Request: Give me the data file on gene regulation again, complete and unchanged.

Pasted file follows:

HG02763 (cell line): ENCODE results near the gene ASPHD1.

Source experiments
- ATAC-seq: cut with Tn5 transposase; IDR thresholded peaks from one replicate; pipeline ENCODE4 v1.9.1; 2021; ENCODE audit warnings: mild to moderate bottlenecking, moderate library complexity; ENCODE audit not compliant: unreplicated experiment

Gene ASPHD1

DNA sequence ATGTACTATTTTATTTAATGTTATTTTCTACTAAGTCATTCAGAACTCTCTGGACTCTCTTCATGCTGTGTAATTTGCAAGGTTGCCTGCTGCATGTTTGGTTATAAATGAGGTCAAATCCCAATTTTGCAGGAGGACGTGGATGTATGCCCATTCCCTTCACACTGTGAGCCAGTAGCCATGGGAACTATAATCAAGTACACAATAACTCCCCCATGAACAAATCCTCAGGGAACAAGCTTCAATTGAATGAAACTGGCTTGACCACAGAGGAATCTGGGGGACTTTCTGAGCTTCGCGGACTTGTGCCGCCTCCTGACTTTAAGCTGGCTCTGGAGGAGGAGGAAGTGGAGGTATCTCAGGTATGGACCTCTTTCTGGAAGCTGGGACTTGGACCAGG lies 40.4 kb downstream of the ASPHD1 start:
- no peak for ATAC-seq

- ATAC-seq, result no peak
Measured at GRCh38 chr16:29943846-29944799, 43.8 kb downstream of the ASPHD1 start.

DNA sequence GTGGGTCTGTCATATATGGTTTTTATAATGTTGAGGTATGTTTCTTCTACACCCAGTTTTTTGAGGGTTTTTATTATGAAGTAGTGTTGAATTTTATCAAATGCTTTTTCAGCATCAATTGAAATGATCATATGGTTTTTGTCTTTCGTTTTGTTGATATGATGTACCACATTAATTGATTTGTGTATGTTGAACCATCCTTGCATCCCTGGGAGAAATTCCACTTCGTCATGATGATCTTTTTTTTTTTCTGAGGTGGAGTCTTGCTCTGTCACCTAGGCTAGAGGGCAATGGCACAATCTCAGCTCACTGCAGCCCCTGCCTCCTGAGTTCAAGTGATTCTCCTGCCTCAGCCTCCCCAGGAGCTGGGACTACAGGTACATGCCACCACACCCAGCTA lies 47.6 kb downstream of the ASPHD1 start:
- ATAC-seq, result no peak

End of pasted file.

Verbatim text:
HG02763 (cell line): ENCODE results near the gene ASPHD1.

Source experiments
- ATAC-seq: cut with Tn5 transposase; IDR thresholded peaks from one replicate; pipeline ENCODE4 v1.9.1; 2021; ENCODE audit warnings: mild to moderate bottlenecking, moderate library complexity; ENCODE audit not compliant: unreplicated experiment

Gene ASPHD1

DNA sequence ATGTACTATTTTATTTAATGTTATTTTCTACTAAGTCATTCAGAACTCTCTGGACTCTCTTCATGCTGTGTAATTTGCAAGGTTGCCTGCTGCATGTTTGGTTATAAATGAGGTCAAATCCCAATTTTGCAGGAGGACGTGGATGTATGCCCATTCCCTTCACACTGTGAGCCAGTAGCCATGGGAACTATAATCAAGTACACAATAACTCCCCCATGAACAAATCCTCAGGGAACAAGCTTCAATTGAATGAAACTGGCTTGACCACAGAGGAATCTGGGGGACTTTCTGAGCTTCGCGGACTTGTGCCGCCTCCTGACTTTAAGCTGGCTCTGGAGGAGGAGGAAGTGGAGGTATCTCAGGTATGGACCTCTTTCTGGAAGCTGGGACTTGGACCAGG lies 40.4 kb downstream of the ASPHD1 start:
- no peak for ATAC-seq

- ATAC-seq, result no peak
Measured at GRCh38 chr16:29943846-29944799, 43.8 kb downstream of the ASPHD1 start.

DNA sequence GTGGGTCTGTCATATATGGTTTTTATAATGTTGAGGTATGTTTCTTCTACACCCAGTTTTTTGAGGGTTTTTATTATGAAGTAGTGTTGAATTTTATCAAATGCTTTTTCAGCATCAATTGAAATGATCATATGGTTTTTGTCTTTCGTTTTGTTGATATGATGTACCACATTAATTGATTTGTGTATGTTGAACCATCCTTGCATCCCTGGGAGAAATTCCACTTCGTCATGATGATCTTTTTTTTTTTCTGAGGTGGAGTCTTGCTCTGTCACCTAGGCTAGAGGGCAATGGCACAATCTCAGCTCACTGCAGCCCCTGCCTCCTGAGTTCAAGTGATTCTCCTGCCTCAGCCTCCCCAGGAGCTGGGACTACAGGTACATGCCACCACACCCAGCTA lies 47.6 kb downstream of the ASPHD1 start:
- ATAC-seq, result no peak